Auto Trader Verdict:
You can’t argue with the financial case that the Q7 e-tron makes for itself, even though the purchase price is likely to be quite high. It also does a pretty good line in class, comfort and luxury; and, for many motorists, that’ll be a very appealing mix.
What is it?
The second in Audi’s line-up of e-tron plug-in hybrid production vehicles, and a car that could prove to be very appealing for a lot of UK motorists.
You see, the Mitsubishi Outlander PHEV has been an enormous success so far in this country, thanks to two attributes. First, it’s a big, practical family car. Second, it has a plug-in hybrid drivetrain that makes it incredibly cheap to run for company car drivers due to the super-low CO2 emissions that bring numerous tax advantages.
The Q7 has those same two attributes in common with the Mitsubishi, but it injects a posher cabin and a more desirable image into the mix as well. For many tax-conscious motorists, that could prove to be a very tempting prospect.
What is it like?
At first glance, virtually indistinguishable from a regular Q7. Aside from a few badges, it looks identical from the outside, while the interior still has the same high-quality majesty. You’ll find jaw-dropping materials, exquisite attention-to-detail and more luxury equipment than you can shake a gilded stick at.
There’s bags of space for five people, too, and an enormous, family-friendly boot. You'll find one small concession made on practicality, though, and that’s that you can only have the e-tron as a five-seater, not as a seven-seater as you can with the regular Q7. That’s because the massive lithium-ion battery pack lives under the boot, where the third row of seats would normally be stowed. For many families, though, this won’t be any sort of barrier.
Especially when the financial rewards are so significant. The plug-in hybrid drivetrain gives the car predicted CO2 emissions of just 45g/km, which means company car drivers pay tax on just 8% of its value. It also means no road tax payments and exemption from the London Congestion Charge. Granted, the predicted official fuel consumption figure of 166mpg will be all but unachievable in the real world, and the figure you actually end up getting will depend entirely on how you use the car but, viewed purely as a comparative figure, the Q7 has the beating of the Outlander.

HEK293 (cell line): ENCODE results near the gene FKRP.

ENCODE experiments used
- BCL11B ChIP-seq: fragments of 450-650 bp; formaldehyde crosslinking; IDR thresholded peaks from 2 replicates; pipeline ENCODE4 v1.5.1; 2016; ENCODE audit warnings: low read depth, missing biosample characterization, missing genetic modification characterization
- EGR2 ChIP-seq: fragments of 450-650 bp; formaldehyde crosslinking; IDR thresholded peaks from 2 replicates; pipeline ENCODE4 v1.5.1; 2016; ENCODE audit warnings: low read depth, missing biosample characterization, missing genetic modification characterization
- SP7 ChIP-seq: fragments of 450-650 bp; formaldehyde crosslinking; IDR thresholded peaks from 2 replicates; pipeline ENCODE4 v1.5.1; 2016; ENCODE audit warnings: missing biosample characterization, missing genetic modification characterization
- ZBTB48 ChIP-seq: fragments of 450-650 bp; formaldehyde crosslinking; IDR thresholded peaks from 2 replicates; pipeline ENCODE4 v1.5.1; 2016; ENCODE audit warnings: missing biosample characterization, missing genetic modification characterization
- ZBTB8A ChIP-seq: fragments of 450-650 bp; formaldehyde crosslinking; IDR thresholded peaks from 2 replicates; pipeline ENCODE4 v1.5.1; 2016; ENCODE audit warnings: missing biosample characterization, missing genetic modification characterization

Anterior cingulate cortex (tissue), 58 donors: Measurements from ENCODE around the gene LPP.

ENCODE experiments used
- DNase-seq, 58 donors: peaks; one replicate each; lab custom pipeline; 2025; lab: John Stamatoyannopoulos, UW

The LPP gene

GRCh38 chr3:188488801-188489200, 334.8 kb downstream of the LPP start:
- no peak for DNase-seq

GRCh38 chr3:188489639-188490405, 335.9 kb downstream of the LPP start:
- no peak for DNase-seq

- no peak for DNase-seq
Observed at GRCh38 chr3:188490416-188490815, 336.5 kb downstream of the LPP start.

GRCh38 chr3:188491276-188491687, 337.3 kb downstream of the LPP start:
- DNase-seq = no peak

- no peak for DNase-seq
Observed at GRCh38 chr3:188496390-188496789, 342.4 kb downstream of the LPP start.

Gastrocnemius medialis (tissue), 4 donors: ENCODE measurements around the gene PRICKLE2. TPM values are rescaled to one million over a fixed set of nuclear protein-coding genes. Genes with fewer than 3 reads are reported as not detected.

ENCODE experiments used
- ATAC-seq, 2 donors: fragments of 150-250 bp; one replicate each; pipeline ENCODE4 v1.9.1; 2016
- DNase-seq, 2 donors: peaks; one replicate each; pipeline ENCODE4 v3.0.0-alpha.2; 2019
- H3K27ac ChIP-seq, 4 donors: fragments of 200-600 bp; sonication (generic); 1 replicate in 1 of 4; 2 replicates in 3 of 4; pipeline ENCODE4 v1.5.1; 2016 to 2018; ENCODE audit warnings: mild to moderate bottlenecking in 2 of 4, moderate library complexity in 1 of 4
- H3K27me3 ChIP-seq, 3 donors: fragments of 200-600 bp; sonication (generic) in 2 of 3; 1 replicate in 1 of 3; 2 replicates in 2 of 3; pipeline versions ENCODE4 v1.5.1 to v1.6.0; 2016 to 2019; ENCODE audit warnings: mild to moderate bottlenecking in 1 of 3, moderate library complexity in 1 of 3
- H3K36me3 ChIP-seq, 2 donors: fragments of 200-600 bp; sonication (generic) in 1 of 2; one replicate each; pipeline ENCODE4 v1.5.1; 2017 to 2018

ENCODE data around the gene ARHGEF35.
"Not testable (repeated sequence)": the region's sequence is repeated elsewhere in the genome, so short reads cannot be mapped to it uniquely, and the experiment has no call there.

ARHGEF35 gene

So, how does it all work? Well, the idea is that you plug the car in overnight to charge it (a full charge takes around two-and-a-half hours on a fast-charging terminal and around eight hours from a standard domestic socket) which gives you almost 35 miles of electric-only running. Hopefully, that’ll be enough to cover most – if not all – of your short commute to work. Then, if you need more range for an unexpected weekday journey or a longer trip at the weekend, the six-cylinder diesel engine makes that possible.
If you’re really serious about maximising your electric-only running, though, you need to be quite careful about how you use the car’s performance. Even when you select full-on EV mode, the diesel engine cuts in to lend a helping hand if you push the accelerator pedal past a certain point, because the car decides that you need more acceleration than the electric motor can give. This happens surprisingly often, because the electric-only acceleration is unfurled gently rather than giving you the strong, instantaneous surge of pace you get from most electric cars.
Once the diesel engine does cut in, the acceleration feels easy and brisk - as it would be, when the combined output of both motors stands at 368bhp and 516lb ft of torque. On paper, this makes the car capable of 0-62mph in six seconds dead, but because of the two-stage power delivery, it feels nowhere near as fast as this figure suggests under normal circumstances.
Unsurprisingly with a car like this, there are other driving modes available. One leaves it to the car to decide which power source is best for the prevailing situation and juggle the various choices accordingly; another lets you run on diesel power only so that you can keep the battery charge for when you need it; and, another maximises the energy regeneration to help you juice up the battery. Importantly, whichever mode you’re operating in, your progress always feels smooth and effortless.
Power delivery aside, the experience you get is typical Q7. We tried the e-tron with optional air suspension, which gives a smooth ride and handling that’s assured and stable. The rolling refinement is absolutely top drawer, too, even with the diesel motor running hard.
Should I get one?
If you like the idea of all those tax benefits, and you’re after a bit more class and luxury than an Outlander PHEV can give you, then absolutely you should. Let’s hope you’ll be able to; Audi has yet to 100% confirm that the e-tron will be coming to the UK, but if you ask us, the signs are looking very encouraging indeed.
Granted, the e-tron will probably cost a fair bit more than the Outlander, with an estimated price tag of around £60,000 after you’ve deducted the £5,000 grant you’ll get from the Government. Still, it’s not all that crazily expensive given the technology and the tax benefits you’ll be getting, and it’s a price that many people will be willing to pay.
Mitsubishi Outlander PHEV
Doing a roaring trade thanks to super-low running costsPorsche Cayenne Hybrid
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Stylish, practical and very desirable